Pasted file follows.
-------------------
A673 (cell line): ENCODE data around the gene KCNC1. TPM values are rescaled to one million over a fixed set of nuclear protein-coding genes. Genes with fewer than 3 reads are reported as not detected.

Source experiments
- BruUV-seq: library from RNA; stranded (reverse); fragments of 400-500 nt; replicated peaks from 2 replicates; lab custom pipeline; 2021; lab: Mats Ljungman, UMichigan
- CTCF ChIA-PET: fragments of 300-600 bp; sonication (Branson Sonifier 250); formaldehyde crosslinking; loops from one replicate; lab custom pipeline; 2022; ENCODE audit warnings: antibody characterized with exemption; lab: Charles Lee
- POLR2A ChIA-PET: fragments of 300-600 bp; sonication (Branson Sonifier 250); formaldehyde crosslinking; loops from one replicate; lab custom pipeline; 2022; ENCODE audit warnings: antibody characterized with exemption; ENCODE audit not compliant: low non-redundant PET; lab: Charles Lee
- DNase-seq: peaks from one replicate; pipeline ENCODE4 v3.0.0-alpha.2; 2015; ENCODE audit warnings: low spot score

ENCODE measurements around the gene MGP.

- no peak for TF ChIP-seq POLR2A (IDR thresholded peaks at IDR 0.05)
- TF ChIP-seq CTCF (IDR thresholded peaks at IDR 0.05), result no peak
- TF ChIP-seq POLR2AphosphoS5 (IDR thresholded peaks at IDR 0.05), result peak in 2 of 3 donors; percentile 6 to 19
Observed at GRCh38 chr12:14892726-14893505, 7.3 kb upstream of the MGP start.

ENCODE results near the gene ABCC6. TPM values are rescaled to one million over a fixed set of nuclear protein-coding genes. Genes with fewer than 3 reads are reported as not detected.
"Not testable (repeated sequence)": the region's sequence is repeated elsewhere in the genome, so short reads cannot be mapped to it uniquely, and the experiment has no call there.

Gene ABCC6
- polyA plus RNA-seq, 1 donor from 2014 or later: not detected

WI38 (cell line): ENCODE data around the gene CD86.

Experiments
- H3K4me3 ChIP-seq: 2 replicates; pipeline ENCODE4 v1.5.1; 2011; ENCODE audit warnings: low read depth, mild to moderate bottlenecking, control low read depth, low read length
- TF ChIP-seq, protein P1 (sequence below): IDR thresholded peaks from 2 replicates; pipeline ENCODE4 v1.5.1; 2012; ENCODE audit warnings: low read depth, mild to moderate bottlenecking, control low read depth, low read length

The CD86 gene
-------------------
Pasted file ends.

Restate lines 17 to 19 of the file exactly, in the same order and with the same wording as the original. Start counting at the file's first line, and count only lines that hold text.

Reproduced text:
Experiments
- H3K4me3 ChIP-seq: 2 replicates; pipeline ENCODE4 v1.5.1; 2011; ENCODE audit warnings: low read depth, mild to moderate bottlenecking, control low read depth, low read length
- TF ChIP-seq, protein P1 (sequence below): IDR thresholded peaks from 2 replicates; pipeline ENCODE4 v1.5.1; 2012; ENCODE audit warnings: low read depth, mild to moderate bottlenecking, control low read depth, low read length